Four separate Israel-based command groups are working overtime to shout down an Israeli strike against Iran’s nuclear facilities. A strident and continuous blast of concentrated public clamor issues from most mainstream media. Much of it overlaps opposition political campaigns to unseat the Netanyahu-Barak government.
DEBKA-Net-Weekly’s political sources identify those command groups as one American, two Israeli and a fourth Jewish-European. They don’t coordinate on a regular basis, but they do network, monitor each other’s campaigns and often spin off from each other.
It’s a small though vocal arena. Many of the American, European and Israeli campaigners are personally acquainted with “the right people” in other camps, who are useful for dovetailing efforts for common goals – whether to tie Israel’s hands against attacking Iran and/or hounding Binyamin Netanyahu and Ehud Barak out of office before their government’s term is up next year.
They help each other when they can by riding each other’s campaign. For example, before June, new pressure groups protesting some government step or other were popping up every few months. Their numbers were never great, but the frequency of their rallies and multiplicity of their issues proliferated in July and August from day to day. And their press coverage became formidable.
What the four centers do share most is information.
It filters upward to strategists from likeminded Israeli journalists, PR operators, middle- and low-level politicians, government bureaucrats, military officers, lawyers and academics. Members of the latter groups are often motivated by their hopes of getting their feet on a political ladder.
The American command center is widely connected
The key command center operates out of the US Embassy building in Tel Aviv. It operates under the direction of the senior political adviser to the ambassador, Robert “Bob” Silverman.
As head of a nine-man political section largely responsible for US-Israeli bilateral diplomatic exchanges at the government level, he has developed a large circle of acquaintances among the bureaucrats who matter inside Israeli ministries and agencies and local op-ed writers and TV personalities.
His special assignment for the White House and State Department since early this year is to shoot down any Israeli decision to go to war on Iran before the US presidential election on Nov. 6 by enlisting local talent, especially journalists. They are occasionally surprised by phoned briefings from high places in Washington.
Some Israelis call his tactics “overt psychological warfare.” By definition, his mission cannot avoid personally targeting the two men responsible for deciding whether to attack Iran, Israel’s Prime Minister and defense minister. An official US seal of approval on his efforts is avoided by keeping the ambassador, Dan Shapiro and his bureau strictly out of it.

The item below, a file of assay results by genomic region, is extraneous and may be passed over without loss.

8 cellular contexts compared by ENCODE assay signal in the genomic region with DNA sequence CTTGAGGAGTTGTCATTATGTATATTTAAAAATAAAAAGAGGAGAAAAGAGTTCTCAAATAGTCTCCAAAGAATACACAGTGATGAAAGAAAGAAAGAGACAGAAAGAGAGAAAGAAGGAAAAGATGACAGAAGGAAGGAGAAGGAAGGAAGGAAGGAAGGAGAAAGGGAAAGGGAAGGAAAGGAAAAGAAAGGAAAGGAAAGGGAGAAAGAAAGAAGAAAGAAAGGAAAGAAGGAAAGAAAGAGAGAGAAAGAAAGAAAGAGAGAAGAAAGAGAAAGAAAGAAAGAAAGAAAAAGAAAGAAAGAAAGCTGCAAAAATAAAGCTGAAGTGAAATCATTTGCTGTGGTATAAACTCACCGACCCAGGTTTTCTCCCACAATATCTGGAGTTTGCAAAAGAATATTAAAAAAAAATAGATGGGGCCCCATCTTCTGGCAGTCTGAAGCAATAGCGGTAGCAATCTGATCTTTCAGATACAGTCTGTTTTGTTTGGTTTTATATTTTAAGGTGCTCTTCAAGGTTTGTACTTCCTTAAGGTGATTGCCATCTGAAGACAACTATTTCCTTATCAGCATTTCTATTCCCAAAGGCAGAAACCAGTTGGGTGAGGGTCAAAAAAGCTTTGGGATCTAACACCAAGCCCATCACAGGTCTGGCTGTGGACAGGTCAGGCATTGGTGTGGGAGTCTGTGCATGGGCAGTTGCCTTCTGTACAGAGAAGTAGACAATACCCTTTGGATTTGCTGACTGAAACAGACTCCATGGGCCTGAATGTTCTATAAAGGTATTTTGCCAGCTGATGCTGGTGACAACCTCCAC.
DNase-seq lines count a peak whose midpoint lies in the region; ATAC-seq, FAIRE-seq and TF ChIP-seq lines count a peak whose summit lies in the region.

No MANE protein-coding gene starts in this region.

Bob Silverman is eminently qualified to run a nuanced campaign by his service in eight previous overseas posts. A career member of the US Senior Foreign Service, he speaks fluent Hebrew and Arabic. (He can also carry on a conversation in Turkish, Azerbaijani and Swedish.)
Israeli veteran politicians don’t recall relations with Washington ever being weighed down by this level of rugged negative pressure – to the point that the traditional, historic friendly dialogue between the two governments has ground to a halt.
Two Israeli groups gunning straight for Bibi
The leading “Israeli headquarters” is headed by a duo of disaffected Kadima politicians: ex-prime minister Ehud Olmert and former minister Haim Ramon, who is using the Iran campaign to springboard another new centrist party which Olmert is slated to head.
The third member of this group is Arnon (Noni) Mozes, owner and publisher of a media empire of newspapers, magazines and television outlets clustered around the wide circulation Yedioth Ahronoth daily. His private hate campaign against Netanyahu goes back some years.
The second Israeli group is small, compact, doctrinaire and highly vocal.
While attracting prominent Israeli intellectuals, writers and academics, the group’s live wire is Eldad Yaniv, a lawyer and journalist who authored the New Zionist Left political manifesto. A former close adviser of Defense Minister Barak, Yaniv nurses a personal grudge against his former boss and friend and has turned it into a vendetta against him.
Thursday, Aug. 16, some of the group’s adherents posted letters to Air Force pilots urging them to flout their orders if assigned to bombing Iran’s nuclear program.
The fourth command center based in Tel Aviv directs a conglomerate of social protest groups. Their debut last year on Israel’s city streets attracted sympathy and funding from European organizations – some governmental, as well as certain European and American Jewish tycoons, who share the ambition to remove Netanyahu and discredit his right-of-center power base.
Bibi hits back, names new Home Front Defense czar
Those backers invested vast amounts of funding and a huge organizational effort this year to bring the masses out on the streets and pin Netanyahu and Barak to the wall until they stepped down.
So far, the Israeli public has kept its distance, except for a few score regulars who carry a wild mix of fringe banners.
Netanyahu has not been passive. He and Barak have repeatedly stated that the Iranian nuclear menace is real and far outweighs the perils posed by the repercussions of an attack on its nuclear and military facilities. Israel has the will and capacity for a proactive operation, they insist.
Journalists are invited lately for special briefings in the prime minister’s office to hear many of their reports to the contrary dismissed as half-truths and outright lies.